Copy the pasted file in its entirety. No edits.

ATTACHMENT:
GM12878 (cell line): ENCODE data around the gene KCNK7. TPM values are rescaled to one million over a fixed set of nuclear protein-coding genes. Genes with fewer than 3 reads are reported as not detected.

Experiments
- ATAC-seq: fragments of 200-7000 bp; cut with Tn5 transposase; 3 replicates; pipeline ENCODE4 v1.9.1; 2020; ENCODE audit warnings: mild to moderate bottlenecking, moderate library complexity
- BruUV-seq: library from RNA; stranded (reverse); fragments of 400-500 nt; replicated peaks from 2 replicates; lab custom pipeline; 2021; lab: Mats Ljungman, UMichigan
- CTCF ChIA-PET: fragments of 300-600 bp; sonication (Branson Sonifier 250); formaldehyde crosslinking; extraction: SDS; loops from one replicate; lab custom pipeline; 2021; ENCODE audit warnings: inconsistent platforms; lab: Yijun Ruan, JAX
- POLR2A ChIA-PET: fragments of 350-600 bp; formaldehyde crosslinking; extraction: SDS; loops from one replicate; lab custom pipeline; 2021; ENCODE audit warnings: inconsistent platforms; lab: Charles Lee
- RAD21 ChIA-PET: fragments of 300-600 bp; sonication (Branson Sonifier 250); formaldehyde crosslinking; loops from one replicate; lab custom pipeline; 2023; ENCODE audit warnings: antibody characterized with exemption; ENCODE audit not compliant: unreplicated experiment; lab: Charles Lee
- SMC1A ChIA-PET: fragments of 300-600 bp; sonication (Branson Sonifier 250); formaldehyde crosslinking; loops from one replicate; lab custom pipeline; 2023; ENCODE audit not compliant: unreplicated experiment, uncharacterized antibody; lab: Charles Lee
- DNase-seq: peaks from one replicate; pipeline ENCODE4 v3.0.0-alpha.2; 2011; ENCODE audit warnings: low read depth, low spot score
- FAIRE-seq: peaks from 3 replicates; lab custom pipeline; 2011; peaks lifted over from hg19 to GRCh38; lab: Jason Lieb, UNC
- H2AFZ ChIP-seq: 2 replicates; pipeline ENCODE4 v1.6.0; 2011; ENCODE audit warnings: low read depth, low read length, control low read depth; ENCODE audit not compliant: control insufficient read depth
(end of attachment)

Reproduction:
GM12878 (cell line): ENCODE data around the gene KCNK7. TPM values are rescaled to one million over a fixed set of nuclear protein-coding genes. Genes with fewer than 3 reads are reported as not detected.

Experiments
- ATAC-seq: fragments of 200-7000 bp; cut with Tn5 transposase; 3 replicates; pipeline ENCODE4 v1.9.1; 2020; ENCODE audit warnings: mild to moderate bottlenecking, moderate library complexity
- BruUV-seq: library from RNA; stranded (reverse); fragments of 400-500 nt; replicated peaks from 2 replicates; lab custom pipeline; 2021; lab: Mats Ljungman, UMichigan
- CTCF ChIA-PET: fragments of 300-600 bp; sonication (Branson Sonifier 250); formaldehyde crosslinking; extraction: SDS; loops from one replicate; lab custom pipeline; 2021; ENCODE audit warnings: inconsistent platforms; lab: Yijun Ruan, JAX
- POLR2A ChIA-PET: fragments of 350-600 bp; formaldehyde crosslinking; extraction: SDS; loops from one replicate; lab custom pipeline; 2021; ENCODE audit warnings: inconsistent platforms; lab: Charles Lee
- RAD21 ChIA-PET: fragments of 300-600 bp; sonication (Branson Sonifier 250); formaldehyde crosslinking; loops from one replicate; lab custom pipeline; 2023; ENCODE audit warnings: antibody characterized with exemption; ENCODE audit not compliant: unreplicated experiment; lab: Charles Lee
- SMC1A ChIA-PET: fragments of 300-600 bp; sonication (Branson Sonifier 250); formaldehyde crosslinking; loops from one replicate; lab custom pipeline; 2023; ENCODE audit not compliant: unreplicated experiment, uncharacterized antibody; lab: Charles Lee
- DNase-seq: peaks from one replicate; pipeline ENCODE4 v3.0.0-alpha.2; 2011; ENCODE audit warnings: low read depth, low spot score
- FAIRE-seq: peaks from 3 replicates; lab custom pipeline; 2011; peaks lifted over from hg19 to GRCh38; lab: Jason Lieb, UNC
- H2AFZ ChIP-seq: 2 replicates; pipeline ENCODE4 v1.6.0; 2011; ENCODE audit warnings: low read depth, low read length, control low read depth; ENCODE audit not compliant: control insufficient read depth